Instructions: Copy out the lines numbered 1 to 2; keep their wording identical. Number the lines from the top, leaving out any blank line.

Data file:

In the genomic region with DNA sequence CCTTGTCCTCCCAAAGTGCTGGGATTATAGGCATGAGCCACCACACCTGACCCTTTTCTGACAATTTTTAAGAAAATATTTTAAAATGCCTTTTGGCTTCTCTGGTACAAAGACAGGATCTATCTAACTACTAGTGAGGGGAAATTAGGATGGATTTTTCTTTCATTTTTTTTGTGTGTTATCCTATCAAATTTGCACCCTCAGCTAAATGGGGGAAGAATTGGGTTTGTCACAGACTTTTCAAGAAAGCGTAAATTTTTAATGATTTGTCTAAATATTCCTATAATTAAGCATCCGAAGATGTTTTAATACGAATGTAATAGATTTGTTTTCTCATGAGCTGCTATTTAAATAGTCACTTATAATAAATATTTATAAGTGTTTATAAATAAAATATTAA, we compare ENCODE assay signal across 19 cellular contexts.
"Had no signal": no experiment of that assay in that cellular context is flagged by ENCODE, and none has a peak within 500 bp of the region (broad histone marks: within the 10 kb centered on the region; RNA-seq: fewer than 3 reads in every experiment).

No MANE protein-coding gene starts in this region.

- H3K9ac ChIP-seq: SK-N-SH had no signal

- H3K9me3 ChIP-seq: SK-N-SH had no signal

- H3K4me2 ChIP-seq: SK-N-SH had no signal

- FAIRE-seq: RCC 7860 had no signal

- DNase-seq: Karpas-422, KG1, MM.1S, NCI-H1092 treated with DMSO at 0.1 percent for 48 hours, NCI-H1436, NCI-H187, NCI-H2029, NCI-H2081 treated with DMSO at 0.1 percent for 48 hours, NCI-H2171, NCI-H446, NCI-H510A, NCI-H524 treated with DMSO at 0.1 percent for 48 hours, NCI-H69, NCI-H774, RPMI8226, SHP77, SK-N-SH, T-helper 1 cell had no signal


In the genomic region with DNA sequence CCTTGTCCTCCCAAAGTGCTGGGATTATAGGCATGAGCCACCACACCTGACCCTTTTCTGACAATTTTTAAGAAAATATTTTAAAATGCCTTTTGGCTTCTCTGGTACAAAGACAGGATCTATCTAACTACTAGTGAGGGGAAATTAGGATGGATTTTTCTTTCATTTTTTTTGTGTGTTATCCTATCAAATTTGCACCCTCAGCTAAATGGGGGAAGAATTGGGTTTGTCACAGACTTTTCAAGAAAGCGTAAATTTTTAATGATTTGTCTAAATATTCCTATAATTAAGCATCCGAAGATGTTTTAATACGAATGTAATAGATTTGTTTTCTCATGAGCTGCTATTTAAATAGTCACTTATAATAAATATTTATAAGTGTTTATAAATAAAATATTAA, we compare ENCODE assay signal across 19 cellular contexts.
"Had no signal": no experiment of that assay in that cellular context is flagged by ENCODE, and none has a peak within 500 bp of the region (broad histone marks: within the 10 kb centered on the region; RNA-seq: fewer than 3 reads in every experiment).